Heart disease is most commonly caused by narrowing or blockage of the coronary arteries – the blood vessels that supply blood to the heart itself. This is called coronary heart (or artery) disease, and it’s the main cause of heart attacks in men and women. Fat, cholesterol, and other substances collect in the walls of your coronary arteries, leading to a buildup of plaque and a condition called atherosclerosis. As the coronary artery narrows, blood flow slows or stops, which causes angina (severe chest pain), shortness of breath, or a heart attack.
Am I at risk for heart disease?
There are several risk factors for heart disease – and you can control most of them! Factors you can control include cholesterol, blood pressure, diabetes, physical inactivity, obesity, smoking and stress. Factors you cannot control include family history and age.
If you have high numbers for three or more of the risk factors you can control – cholesterol, blood pressure, diabetes, obesity (particularly your waist circumference) – you may have metabolic syndrome. A person with metabolic syndrome is twice as likely to develop heart disease as someone without metabolic syndrome. Be sure to talk with your doctor or health care provider to learn more.
Is heart disease preventable?
Yes! In most cases, heart disease is 100% preventable. By getting screened, knowing your risk, and reducing your risk factors, you can help prevent ever developing heart disease. While there are certain risk factors that you cannot change, like family history and age, you can help lower your risk by controlling other risk factors, including cholesterol, blood pressure, diabetes, physical inactivity, obesity, smoking, and stress.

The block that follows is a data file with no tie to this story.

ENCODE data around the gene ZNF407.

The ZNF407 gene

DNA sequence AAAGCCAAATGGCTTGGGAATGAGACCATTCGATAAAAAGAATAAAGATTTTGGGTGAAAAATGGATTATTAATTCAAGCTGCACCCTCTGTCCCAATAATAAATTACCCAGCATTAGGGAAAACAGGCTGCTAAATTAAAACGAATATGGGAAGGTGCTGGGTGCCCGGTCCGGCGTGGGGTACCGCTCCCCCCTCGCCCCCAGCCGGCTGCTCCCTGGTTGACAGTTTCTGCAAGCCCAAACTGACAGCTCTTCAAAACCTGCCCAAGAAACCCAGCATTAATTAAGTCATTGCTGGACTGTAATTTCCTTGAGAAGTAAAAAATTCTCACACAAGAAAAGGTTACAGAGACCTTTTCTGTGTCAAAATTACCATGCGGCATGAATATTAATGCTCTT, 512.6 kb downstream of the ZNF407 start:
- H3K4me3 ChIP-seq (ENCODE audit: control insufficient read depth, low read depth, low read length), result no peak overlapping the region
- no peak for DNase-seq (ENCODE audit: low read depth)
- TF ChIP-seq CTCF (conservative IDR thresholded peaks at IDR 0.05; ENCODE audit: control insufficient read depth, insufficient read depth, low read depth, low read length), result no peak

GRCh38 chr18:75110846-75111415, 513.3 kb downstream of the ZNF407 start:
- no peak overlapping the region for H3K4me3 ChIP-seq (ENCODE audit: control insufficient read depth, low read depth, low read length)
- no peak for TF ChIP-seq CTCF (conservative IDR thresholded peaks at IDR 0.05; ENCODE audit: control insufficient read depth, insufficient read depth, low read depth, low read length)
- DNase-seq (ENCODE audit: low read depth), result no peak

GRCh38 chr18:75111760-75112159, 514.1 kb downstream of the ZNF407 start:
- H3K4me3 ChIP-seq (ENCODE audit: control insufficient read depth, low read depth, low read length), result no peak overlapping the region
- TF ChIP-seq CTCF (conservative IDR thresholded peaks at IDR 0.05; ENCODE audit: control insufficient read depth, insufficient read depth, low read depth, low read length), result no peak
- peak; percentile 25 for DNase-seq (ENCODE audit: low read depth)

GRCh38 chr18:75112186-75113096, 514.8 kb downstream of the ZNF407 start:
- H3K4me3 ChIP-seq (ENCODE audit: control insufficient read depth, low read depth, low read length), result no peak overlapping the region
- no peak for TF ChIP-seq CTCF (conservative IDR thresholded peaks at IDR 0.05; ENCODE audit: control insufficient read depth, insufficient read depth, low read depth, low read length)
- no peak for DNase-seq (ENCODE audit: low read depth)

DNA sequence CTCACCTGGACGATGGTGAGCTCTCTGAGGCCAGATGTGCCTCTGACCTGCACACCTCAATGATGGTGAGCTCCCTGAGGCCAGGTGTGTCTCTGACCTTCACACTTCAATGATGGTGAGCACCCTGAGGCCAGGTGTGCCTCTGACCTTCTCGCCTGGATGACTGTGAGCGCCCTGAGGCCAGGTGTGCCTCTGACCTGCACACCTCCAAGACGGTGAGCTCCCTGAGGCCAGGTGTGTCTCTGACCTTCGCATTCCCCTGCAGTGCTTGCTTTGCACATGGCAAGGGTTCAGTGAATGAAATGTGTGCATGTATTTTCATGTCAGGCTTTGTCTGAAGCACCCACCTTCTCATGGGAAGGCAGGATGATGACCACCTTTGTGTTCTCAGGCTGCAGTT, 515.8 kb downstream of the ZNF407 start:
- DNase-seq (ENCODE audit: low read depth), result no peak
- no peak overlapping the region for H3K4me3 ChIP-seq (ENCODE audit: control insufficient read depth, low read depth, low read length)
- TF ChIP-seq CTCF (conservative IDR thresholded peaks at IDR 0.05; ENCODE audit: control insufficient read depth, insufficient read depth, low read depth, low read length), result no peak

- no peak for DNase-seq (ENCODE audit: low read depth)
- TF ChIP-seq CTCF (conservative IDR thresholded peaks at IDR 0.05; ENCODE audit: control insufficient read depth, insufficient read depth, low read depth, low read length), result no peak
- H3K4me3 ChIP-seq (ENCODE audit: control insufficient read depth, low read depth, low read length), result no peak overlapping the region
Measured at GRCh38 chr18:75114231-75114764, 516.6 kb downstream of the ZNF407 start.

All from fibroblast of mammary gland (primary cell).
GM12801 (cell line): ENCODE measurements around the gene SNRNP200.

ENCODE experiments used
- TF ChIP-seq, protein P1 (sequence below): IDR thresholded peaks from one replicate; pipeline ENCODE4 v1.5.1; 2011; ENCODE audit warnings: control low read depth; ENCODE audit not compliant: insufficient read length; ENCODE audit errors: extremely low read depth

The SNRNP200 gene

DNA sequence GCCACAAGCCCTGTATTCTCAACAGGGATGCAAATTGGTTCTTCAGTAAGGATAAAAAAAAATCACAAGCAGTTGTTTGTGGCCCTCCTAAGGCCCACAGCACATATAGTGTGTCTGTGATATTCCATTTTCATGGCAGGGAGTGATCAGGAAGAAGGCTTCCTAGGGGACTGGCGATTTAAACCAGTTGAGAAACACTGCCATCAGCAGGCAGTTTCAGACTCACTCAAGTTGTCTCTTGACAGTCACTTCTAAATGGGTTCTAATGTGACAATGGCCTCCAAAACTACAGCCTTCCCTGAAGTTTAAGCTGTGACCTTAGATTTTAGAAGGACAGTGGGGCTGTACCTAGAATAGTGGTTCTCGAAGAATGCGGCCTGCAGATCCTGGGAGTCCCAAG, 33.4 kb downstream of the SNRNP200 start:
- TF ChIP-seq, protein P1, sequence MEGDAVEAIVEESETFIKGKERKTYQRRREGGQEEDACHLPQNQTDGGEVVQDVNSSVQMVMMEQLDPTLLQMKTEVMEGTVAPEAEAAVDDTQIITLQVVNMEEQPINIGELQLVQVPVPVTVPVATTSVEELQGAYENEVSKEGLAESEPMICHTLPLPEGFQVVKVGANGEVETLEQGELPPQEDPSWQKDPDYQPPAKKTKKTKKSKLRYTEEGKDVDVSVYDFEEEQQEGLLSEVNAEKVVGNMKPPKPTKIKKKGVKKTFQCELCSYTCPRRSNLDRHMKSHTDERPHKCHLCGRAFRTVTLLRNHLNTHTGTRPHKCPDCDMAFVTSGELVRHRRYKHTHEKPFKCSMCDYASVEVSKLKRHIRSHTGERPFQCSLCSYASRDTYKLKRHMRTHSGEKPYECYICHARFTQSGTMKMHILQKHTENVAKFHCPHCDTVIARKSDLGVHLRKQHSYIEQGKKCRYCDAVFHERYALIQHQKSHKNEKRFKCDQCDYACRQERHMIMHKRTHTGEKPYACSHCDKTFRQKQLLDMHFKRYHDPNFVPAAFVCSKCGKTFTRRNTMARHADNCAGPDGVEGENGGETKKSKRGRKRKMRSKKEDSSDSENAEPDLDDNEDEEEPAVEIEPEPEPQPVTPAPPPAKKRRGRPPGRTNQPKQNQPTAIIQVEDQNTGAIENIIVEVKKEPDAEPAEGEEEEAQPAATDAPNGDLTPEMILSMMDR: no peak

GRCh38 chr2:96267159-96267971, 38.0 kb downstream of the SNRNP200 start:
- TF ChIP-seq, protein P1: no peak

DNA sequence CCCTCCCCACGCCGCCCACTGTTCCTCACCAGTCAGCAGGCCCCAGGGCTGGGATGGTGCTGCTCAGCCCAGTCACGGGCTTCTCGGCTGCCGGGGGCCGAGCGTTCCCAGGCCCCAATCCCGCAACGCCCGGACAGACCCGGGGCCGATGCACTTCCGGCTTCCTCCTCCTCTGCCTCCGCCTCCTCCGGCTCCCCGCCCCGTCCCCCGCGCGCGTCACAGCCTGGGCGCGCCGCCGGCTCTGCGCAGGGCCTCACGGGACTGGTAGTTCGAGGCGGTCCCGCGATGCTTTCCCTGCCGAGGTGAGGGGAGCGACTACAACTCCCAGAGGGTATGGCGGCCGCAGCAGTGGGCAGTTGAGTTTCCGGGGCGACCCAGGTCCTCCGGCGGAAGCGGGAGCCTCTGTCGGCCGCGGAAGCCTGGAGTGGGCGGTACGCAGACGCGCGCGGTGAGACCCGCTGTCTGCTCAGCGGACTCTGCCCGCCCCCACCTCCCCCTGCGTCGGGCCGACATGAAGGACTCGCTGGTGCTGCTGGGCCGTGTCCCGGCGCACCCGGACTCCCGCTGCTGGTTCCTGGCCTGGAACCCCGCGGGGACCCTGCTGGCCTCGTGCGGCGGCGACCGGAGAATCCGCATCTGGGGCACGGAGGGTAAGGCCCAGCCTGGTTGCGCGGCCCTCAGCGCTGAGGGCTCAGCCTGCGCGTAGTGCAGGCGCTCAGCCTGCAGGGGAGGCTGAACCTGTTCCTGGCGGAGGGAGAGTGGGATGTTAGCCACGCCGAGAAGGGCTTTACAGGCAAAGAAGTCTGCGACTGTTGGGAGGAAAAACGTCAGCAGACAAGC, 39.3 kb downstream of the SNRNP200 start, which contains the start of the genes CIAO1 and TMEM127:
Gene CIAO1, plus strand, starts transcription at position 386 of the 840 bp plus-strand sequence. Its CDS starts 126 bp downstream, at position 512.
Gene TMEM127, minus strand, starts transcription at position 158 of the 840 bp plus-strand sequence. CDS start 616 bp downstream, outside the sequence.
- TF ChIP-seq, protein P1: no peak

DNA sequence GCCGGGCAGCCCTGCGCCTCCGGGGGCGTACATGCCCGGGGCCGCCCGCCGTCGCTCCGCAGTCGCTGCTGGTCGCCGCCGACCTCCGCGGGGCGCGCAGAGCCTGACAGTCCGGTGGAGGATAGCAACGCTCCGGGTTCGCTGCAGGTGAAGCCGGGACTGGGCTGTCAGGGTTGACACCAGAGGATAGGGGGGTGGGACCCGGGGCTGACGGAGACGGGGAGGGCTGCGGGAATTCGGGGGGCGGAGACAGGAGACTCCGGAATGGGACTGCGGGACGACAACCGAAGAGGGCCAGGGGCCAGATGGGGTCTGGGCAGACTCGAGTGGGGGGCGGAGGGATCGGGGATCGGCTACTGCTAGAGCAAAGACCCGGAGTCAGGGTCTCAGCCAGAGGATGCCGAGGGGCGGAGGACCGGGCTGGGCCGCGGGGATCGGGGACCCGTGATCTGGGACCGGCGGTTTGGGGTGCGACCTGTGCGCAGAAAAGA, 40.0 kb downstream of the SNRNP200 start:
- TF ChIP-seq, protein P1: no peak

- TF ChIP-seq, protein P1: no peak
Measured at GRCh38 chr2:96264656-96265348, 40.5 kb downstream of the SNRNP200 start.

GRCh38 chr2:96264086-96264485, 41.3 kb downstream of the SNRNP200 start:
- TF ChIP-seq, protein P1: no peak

What is a cardiovascular disease screening?
Basic heart disease screenings identify any risk factors that you may have for heart disease. These screenings include a blood pressure check, as well as a simple blood test to measure blood glucose and cholesterol. They may also include an obesity screening and a review of your family health history. To better understand what your screening results mean, please visit our know your numbers section under patient information on this website.
How can I contact the BWH Cardiovascular Wellness Service?